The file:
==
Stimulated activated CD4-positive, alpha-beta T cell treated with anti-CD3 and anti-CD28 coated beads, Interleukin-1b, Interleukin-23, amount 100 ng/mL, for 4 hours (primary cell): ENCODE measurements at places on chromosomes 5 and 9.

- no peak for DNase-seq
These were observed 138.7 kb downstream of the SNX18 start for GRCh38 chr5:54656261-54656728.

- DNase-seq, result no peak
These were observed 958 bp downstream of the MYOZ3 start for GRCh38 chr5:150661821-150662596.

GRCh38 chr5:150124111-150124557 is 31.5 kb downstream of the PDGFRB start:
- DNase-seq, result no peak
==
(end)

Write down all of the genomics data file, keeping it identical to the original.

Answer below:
Stimulated activated CD4-positive, alpha-beta T cell treated with anti-CD3 and anti-CD28 coated beads, Interleukin-1b, Interleukin-23, amount 100 ng/mL, for 4 hours (primary cell): ENCODE measurements at places on chromosomes 5 and 9.

- no peak for DNase-seq
These were observed 138.7 kb downstream of the SNX18 start for GRCh38 chr5:54656261-54656728.

- DNase-seq, result no peak
These were observed 958 bp downstream of the MYOZ3 start for GRCh38 chr5:150661821-150662596.

GRCh38 chr5:150124111-150124557 is 31.5 kb downstream of the PDGFRB start:
- DNase-seq, result no peak